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7 soul-warming soups you need to try this winter

This is about the time of the year when winter has officially worn out its welcome. The charm of the holidays has waned, and we all know there’s at least another month of blustery winds and dark, chilly days. Even though this season hasn’t been particularly snowy, we could all benefit from a restorative and comforting bowl of soup. Here are seven refined options to sample around town:

Sfoglina
The soup: Roman-style stracciatella
The scoop: That’s right, stracciatella isn’t just the name of a super-delicious gelato flavor. It’s also a traditional Italian version of egg-drop soup, this one flavored with chicken broth, parmesan and lemon zest. It’s both simple and comforting, and can be found at this newly opened Van Ness spot from Fiola owners Maria and Fabio Trabocchi.
4445 Connecticut Ave. NW; 202-450-1312

Joselito Casa de Comida
The soup: Consomé de pollo con chorizo y hierbabuena
The scoop: This is another upscale version of a humble hometown dish. The soup is a favorite among Spanish children — and used as a reliable hangover cure for grown-ups. Here, the broth receives a dramatic tableside presentation that involves a coffee siphon and a blowtorch and is poured over chorizo, a raw egg, spearmint, noodles and carrots.
660 Pennsylvania Ave. SE; 202-930-6955

Equinox
The soup: Rustic potato and kabocha squash chowder
The scoop: Chef Todd Gray regularly creates vegan spins on well-known dishes for his wife (and Equinox co-owner), Ellen, and this was his way of satisfying her craving for New England clam chowder. He uses local turmeric for color, flavor and its reported healing properties and added kabocha for sweetness.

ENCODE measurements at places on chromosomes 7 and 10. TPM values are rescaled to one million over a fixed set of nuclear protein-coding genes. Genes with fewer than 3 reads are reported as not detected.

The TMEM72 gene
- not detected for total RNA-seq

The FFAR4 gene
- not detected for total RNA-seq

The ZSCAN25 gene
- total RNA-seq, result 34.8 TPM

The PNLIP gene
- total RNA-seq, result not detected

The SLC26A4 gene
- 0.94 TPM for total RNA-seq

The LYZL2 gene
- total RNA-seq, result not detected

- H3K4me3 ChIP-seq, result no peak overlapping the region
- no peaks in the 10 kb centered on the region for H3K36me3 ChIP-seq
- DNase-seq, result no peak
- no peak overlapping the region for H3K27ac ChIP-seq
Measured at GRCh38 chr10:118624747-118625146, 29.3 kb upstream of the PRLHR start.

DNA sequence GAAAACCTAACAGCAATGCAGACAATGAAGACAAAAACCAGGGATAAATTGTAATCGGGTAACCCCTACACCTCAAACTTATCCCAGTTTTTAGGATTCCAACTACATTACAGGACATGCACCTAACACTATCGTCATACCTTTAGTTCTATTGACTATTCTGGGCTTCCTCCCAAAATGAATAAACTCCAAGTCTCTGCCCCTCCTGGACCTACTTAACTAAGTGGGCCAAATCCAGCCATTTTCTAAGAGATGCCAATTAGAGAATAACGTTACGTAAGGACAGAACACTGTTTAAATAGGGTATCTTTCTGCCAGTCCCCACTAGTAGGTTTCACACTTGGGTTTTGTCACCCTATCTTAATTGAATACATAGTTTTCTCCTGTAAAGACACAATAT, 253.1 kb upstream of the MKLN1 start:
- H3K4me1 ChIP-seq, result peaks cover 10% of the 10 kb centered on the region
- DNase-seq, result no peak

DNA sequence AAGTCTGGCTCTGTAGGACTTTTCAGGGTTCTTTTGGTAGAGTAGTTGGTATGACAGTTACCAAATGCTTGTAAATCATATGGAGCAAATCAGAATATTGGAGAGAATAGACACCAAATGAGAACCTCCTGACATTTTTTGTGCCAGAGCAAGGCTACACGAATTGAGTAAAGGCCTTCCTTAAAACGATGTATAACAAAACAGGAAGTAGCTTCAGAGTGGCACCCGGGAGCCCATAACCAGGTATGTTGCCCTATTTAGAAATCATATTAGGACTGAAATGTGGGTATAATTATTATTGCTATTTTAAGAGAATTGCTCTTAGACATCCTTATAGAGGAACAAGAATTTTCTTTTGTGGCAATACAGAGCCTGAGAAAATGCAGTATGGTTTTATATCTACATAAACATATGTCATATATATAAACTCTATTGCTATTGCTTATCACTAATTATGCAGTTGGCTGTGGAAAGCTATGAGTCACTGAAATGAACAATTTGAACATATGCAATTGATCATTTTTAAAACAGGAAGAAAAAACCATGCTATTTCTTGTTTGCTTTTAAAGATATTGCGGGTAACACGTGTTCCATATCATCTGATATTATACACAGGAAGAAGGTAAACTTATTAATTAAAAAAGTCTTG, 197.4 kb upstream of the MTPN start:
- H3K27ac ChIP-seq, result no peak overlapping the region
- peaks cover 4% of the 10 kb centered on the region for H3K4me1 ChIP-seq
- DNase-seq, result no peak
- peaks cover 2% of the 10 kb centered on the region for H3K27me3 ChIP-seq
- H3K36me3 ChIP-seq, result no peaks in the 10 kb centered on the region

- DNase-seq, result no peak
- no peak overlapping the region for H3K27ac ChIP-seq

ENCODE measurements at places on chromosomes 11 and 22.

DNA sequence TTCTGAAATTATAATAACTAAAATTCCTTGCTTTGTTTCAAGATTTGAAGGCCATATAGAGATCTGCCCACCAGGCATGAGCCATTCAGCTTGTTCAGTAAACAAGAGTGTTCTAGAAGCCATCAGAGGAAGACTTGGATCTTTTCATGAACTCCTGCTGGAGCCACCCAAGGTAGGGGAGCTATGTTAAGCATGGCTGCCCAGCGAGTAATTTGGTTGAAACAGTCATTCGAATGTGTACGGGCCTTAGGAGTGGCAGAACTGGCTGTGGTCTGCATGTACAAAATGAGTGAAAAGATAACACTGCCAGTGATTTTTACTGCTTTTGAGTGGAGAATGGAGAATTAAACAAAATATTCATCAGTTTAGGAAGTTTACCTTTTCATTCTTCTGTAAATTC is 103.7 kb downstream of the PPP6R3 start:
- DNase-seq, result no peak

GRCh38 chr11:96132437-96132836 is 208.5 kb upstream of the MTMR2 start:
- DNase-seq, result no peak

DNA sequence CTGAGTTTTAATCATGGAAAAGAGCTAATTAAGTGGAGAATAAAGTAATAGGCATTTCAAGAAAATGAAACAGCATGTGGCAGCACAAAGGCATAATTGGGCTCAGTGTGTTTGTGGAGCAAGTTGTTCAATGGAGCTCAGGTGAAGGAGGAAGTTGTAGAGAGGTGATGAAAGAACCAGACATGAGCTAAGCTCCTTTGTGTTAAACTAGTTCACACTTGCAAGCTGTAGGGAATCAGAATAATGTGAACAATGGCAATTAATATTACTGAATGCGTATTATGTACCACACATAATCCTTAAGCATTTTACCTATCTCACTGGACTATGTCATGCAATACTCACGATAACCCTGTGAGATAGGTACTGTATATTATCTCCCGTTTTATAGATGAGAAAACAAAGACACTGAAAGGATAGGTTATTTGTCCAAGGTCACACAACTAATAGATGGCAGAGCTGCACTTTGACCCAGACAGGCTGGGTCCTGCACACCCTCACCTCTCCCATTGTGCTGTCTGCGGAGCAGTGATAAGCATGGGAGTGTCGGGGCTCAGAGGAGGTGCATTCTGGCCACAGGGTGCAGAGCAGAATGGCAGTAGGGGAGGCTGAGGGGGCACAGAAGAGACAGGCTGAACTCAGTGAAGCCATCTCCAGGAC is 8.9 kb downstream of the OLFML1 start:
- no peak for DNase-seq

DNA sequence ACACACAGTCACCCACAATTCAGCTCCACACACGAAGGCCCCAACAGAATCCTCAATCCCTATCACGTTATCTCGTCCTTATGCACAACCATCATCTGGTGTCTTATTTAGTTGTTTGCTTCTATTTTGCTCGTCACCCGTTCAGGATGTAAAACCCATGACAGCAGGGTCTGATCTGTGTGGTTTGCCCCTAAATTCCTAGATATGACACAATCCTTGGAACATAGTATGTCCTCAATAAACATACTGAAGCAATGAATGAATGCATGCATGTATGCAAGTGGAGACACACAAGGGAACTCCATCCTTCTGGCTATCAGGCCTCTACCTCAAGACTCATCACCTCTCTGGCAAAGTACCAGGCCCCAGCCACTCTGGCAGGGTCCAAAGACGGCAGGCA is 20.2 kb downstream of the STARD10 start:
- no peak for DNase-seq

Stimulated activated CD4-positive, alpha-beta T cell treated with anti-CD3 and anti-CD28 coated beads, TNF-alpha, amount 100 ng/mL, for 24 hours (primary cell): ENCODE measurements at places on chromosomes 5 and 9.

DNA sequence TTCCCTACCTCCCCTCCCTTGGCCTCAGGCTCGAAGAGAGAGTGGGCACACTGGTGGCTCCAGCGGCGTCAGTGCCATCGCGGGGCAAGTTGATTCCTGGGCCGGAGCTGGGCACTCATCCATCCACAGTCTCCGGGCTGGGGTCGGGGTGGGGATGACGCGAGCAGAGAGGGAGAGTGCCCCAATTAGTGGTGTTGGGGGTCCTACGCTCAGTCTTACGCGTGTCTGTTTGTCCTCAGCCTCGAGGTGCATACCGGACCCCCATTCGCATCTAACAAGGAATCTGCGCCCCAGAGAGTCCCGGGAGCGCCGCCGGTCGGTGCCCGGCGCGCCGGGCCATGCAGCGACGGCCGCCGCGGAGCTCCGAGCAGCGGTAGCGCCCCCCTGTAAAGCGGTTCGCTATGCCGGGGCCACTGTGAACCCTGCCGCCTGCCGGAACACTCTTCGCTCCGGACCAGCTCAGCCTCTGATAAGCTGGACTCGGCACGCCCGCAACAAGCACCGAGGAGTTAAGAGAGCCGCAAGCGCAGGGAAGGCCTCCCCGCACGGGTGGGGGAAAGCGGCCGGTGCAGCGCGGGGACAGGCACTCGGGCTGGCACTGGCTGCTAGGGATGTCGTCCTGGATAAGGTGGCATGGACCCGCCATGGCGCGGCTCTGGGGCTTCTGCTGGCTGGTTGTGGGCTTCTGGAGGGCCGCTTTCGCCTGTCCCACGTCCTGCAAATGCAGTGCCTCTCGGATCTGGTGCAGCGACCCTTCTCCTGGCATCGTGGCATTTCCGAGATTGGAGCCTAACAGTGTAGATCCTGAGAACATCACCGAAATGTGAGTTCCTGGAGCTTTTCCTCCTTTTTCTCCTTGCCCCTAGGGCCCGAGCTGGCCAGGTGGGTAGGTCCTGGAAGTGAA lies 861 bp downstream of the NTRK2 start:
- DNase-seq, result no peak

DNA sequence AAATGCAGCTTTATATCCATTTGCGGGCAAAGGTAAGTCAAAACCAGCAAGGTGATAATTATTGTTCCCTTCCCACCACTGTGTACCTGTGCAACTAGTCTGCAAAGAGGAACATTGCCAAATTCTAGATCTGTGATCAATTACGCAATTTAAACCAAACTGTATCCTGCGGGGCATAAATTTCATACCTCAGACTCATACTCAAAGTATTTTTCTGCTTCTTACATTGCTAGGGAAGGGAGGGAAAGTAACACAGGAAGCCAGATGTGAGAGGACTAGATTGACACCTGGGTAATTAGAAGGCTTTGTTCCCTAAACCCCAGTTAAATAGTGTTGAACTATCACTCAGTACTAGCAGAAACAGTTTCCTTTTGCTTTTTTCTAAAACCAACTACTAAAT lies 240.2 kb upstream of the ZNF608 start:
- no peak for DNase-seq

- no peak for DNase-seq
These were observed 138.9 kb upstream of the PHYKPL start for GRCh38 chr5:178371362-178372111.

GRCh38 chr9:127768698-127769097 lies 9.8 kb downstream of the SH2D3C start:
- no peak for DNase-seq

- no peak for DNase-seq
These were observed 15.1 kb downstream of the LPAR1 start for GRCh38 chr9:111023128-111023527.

818 Connecticut Ave. NW; 202-331-8118

Jack Rose Dining Saloon
The soup: Pumpkin soup with ginger coconut milk and crispy shallots
The scoop: Pretty much everyone has a pumpkin or winter squash soup on the menu this time of year, so it’s refreshing to see one given a flavor upgrade with Southeast Asian ingredients. The soup is poured tableside over the crispy shallots, fresh herbs and a ginger coconut milk “espuma.”
2007 18th St. NW; 202-588-7388

Bourbon Steak
The soup: Truffled cannellini bisque with jalapeño cornbread and charred onion
The scoop: There’s bean soup — and then there’s chef Joe Palma bean soup, which is clearly next-level. The Four Seasons Hotel dining room is definitely a treat yo’self experience, so why not order this truffle-gilded bowl of yum that might make all other versions pale in comparison? BTW, it’s vegetarian.
2800 Pennsylvania Ave. NW; 202-944-2026

Firefly
The soup: Pozole
The scoop: Chef Jammir Gray has made this version of the rich Mexican soup in kitchens from San Francisco to Chicago, from Philadelphia to DC. She uses pork broth and dried oregano to deepen the flavor of the broth, along with pork shoulder, hominy, red cabbage, cilantro and tortilla strips. (You should also try the pozole rojo at El Sol www.elsol-dc.com in Shaw, if you’re in the neighborhood.)
1310 New Hampshire Ave. NW; 202-861-1310

Le Diplomate
The soup: Onion Soup Gratinée
The scoop: I’m sure it comes as no surprise that you can order a crock of French onion soup at a French restaurant, but this is one of those soups that inspires intense cravings — and if you’ve got a hankering for it, this is where you should get it. Chef Michael Abt tops chicken and veal stock and caramelized onions with slices of housemade baguette capped with melted provolone, gruyere and grana padano cheese.
1601 14th St. NW; 202-332-3333

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